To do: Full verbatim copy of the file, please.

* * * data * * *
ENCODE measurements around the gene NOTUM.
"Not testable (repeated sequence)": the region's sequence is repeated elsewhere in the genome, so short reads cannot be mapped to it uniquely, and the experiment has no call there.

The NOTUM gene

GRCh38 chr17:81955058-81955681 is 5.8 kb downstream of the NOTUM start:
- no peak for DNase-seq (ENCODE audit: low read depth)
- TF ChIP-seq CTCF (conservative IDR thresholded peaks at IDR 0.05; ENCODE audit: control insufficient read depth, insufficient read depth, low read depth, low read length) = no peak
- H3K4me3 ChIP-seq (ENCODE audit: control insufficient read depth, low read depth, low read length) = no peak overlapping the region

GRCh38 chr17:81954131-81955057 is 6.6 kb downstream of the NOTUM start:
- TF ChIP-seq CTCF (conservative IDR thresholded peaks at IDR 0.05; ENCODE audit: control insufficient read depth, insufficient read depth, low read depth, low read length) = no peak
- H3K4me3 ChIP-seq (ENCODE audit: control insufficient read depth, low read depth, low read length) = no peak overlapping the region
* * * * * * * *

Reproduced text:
ENCODE measurements around the gene NOTUM.
"Not testable (repeated sequence)": the region's sequence is repeated elsewhere in the genome, so short reads cannot be mapped to it uniquely, and the experiment has no call there.

The NOTUM gene

GRCh38 chr17:81955058-81955681 is 5.8 kb downstream of the NOTUM start:
- no peak for DNase-seq (ENCODE audit: low read depth)
- TF ChIP-seq CTCF (conservative IDR thresholded peaks at IDR 0.05; ENCODE audit: control insufficient read depth, insufficient read depth, low read depth, low read length) = no peak
- H3K4me3 ChIP-seq (ENCODE audit: control insufficient read depth, low read depth, low read length) = no peak overlapping the region

GRCh38 chr17:81954131-81955057 is 6.6 kb downstream of the NOTUM start:
- TF ChIP-seq CTCF (conservative IDR thresholded peaks at IDR 0.05; ENCODE audit: control insufficient read depth, insufficient read depth, low read depth, low read length) = no peak
- H3K4me3 ChIP-seq (ENCODE audit: control insufficient read depth, low read depth, low read length) = no peak overlapping the region